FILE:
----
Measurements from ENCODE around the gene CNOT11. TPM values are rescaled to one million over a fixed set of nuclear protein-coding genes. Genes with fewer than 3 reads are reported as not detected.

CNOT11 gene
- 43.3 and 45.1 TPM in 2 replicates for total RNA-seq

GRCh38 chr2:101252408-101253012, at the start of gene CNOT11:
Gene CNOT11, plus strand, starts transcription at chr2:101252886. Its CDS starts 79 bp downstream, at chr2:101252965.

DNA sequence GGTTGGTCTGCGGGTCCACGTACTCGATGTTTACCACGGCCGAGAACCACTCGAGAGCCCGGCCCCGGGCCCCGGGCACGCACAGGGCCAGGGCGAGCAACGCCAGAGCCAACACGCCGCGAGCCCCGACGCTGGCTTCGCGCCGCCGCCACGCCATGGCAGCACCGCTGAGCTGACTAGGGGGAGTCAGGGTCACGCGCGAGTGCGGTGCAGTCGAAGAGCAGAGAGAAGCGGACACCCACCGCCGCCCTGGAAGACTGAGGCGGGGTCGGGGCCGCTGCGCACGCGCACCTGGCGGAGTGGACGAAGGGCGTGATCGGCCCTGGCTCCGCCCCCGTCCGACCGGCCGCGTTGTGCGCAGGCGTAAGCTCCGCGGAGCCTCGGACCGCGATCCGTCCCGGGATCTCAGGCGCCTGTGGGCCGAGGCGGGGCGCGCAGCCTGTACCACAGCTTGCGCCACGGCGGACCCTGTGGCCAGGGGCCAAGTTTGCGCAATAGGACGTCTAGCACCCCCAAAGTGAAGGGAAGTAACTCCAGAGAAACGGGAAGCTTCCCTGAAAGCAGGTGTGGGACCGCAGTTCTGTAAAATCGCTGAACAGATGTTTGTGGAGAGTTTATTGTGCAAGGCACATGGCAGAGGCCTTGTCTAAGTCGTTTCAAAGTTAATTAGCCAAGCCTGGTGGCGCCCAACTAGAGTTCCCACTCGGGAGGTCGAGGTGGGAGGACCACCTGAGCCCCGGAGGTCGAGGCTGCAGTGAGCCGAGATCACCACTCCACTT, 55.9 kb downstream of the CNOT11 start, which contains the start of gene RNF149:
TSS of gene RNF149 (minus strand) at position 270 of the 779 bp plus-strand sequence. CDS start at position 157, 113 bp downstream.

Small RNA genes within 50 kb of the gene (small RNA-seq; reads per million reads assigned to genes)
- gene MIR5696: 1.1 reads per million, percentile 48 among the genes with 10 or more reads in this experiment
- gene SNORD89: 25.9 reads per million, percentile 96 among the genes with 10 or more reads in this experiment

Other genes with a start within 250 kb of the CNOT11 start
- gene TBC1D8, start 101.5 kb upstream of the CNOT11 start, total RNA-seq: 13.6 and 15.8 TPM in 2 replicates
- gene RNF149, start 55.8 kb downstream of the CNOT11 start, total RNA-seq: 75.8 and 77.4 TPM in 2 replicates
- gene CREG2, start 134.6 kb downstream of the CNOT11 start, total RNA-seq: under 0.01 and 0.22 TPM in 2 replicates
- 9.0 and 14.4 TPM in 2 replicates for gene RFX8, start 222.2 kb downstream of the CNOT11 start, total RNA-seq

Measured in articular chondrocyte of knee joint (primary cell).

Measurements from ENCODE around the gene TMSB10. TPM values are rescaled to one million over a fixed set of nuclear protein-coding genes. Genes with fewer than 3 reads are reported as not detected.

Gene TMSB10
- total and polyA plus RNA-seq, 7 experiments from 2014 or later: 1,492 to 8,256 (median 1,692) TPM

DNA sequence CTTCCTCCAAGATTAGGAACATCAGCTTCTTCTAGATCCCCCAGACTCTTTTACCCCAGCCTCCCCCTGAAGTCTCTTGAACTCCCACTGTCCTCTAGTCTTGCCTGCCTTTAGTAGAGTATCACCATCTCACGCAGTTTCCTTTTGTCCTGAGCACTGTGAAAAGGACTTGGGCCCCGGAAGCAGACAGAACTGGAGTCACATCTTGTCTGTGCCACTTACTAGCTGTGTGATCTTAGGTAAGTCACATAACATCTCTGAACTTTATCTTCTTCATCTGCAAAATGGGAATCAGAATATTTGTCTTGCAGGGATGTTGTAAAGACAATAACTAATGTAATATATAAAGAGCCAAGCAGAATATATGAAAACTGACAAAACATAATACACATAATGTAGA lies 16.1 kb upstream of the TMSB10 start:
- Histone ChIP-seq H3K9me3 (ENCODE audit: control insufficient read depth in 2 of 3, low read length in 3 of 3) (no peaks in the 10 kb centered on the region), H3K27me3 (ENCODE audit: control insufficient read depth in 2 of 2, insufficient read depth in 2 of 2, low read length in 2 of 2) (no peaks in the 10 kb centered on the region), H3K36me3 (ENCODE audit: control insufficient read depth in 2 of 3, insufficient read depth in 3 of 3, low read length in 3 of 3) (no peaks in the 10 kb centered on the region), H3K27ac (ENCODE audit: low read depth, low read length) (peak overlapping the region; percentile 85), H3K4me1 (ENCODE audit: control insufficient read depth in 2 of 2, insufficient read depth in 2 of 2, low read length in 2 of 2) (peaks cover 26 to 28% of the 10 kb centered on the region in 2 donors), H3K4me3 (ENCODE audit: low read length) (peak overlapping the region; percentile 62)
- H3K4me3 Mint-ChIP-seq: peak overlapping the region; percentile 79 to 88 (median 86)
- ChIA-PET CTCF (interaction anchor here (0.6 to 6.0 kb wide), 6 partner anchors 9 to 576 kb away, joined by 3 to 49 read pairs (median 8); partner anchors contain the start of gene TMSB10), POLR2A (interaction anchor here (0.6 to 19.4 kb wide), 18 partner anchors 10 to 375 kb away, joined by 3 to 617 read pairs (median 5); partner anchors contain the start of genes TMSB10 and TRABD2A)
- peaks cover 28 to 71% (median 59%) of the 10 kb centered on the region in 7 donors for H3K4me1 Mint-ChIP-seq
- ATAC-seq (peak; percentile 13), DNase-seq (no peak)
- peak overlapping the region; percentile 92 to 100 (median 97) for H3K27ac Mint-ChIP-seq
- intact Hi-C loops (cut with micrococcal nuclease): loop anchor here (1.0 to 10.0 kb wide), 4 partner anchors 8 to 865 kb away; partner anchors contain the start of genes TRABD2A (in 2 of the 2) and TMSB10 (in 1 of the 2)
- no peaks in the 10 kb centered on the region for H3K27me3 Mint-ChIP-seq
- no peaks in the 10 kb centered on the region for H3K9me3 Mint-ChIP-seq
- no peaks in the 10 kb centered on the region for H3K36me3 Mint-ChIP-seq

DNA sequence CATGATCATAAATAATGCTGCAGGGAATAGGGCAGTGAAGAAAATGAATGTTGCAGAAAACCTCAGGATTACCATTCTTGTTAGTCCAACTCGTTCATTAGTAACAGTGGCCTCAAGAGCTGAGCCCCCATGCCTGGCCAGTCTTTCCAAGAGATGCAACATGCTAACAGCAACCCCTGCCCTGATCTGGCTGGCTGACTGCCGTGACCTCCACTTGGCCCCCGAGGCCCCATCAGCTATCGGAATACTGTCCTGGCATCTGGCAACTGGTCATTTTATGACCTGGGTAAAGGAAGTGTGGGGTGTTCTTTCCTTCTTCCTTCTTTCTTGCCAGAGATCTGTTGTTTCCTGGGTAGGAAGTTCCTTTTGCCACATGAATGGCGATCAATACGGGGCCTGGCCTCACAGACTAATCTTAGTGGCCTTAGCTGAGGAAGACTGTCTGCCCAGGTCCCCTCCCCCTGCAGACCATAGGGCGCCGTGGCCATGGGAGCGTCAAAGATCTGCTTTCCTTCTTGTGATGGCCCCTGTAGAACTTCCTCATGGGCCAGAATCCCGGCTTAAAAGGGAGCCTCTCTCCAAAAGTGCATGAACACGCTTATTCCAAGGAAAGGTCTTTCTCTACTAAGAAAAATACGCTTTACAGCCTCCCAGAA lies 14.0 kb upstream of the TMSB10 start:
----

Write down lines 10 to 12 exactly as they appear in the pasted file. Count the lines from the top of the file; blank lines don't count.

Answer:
- gene SNORD89: 25.9 reads per million, percentile 96 among the genes with 10 or more reads in this experiment

Other genes with a start within 250 kb of the CNOT11 start
- gene TBC1D8, start 101.5 kb upstream of the CNOT11 start, total RNA-seq: 13.6 and 15.8 TPM in 2 replicates